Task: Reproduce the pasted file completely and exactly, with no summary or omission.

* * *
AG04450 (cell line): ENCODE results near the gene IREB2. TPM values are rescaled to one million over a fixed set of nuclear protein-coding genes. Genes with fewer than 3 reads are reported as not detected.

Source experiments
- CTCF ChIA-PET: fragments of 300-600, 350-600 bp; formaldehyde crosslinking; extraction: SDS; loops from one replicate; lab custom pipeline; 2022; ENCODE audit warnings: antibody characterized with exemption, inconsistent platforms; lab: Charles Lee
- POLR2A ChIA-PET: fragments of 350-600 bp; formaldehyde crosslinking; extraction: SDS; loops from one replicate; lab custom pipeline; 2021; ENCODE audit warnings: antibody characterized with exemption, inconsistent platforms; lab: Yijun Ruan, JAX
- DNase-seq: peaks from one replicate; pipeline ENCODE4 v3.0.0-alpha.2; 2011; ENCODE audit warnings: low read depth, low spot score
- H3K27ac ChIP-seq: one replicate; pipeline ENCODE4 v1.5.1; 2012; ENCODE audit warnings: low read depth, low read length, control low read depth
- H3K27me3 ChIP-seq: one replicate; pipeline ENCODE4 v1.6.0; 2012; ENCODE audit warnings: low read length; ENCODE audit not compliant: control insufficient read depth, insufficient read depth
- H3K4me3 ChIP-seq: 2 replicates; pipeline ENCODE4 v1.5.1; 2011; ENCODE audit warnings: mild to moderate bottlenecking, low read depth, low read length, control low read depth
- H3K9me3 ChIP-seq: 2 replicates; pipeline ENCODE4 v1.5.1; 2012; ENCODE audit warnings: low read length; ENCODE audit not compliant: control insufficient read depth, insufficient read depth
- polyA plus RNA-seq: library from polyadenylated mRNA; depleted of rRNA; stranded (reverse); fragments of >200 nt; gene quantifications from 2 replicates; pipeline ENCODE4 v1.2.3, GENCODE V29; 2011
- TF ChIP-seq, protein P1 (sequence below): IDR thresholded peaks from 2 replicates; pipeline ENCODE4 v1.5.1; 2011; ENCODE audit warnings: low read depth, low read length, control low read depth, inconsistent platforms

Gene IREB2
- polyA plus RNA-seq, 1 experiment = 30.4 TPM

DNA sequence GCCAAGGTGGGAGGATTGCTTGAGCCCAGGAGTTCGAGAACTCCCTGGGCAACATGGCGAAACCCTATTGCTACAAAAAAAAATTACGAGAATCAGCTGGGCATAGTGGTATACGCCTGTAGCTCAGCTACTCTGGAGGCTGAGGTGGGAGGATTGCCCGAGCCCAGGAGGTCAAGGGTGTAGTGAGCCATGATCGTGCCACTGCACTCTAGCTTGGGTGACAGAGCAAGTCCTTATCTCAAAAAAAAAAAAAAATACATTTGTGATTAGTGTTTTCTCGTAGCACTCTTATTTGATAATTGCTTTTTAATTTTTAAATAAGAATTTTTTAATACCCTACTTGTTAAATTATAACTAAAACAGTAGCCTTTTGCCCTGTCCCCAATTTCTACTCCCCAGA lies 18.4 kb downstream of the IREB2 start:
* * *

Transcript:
AG04450 (cell line): ENCODE results near the gene IREB2. TPM values are rescaled to one million over a fixed set of nuclear protein-coding genes. Genes with fewer than 3 reads are reported as not detected.

Source experiments
- CTCF ChIA-PET: fragments of 300-600, 350-600 bp; formaldehyde crosslinking; extraction: SDS; loops from one replicate; lab custom pipeline; 2022; ENCODE audit warnings: antibody characterized with exemption, inconsistent platforms; lab: Charles Lee
- POLR2A ChIA-PET: fragments of 350-600 bp; formaldehyde crosslinking; extraction: SDS; loops from one replicate; lab custom pipeline; 2021; ENCODE audit warnings: antibody characterized with exemption, inconsistent platforms; lab: Yijun Ruan, JAX
- DNase-seq: peaks from one replicate; pipeline ENCODE4 v3.0.0-alpha.2; 2011; ENCODE audit warnings: low read depth, low spot score
- H3K27ac ChIP-seq: one replicate; pipeline ENCODE4 v1.5.1; 2012; ENCODE audit warnings: low read depth, low read length, control low read depth
- H3K27me3 ChIP-seq: one replicate; pipeline ENCODE4 v1.6.0; 2012; ENCODE audit warnings: low read length; ENCODE audit not compliant: control insufficient read depth, insufficient read depth
- H3K4me3 ChIP-seq: 2 replicates; pipeline ENCODE4 v1.5.1; 2011; ENCODE audit warnings: mild to moderate bottlenecking, low read depth, low read length, control low read depth
- H3K9me3 ChIP-seq: 2 replicates; pipeline ENCODE4 v1.5.1; 2012; ENCODE audit warnings: low read length; ENCODE audit not compliant: control insufficient read depth, insufficient read depth
- polyA plus RNA-seq: library from polyadenylated mRNA; depleted of rRNA; stranded (reverse); fragments of >200 nt; gene quantifications from 2 replicates; pipeline ENCODE4 v1.2.3, GENCODE V29; 2011
- TF ChIP-seq, protein P1 (sequence below): IDR thresholded peaks from 2 replicates; pipeline ENCODE4 v1.5.1; 2011; ENCODE audit warnings: low read depth, low read length, control low read depth, inconsistent platforms

Gene IREB2
- polyA plus RNA-seq, 1 experiment = 30.4 TPM

DNA sequence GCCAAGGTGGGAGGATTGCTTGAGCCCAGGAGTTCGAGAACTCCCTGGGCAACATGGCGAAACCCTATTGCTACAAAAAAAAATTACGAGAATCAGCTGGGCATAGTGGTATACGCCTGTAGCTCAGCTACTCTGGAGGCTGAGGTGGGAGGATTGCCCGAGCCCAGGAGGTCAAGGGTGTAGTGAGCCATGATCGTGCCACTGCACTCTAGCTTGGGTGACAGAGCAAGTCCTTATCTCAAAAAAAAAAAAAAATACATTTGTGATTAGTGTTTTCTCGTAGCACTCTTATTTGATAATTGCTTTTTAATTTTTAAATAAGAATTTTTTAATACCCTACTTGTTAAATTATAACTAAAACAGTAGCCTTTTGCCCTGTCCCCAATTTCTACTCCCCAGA lies 18.4 kb downstream of the IREB2 start: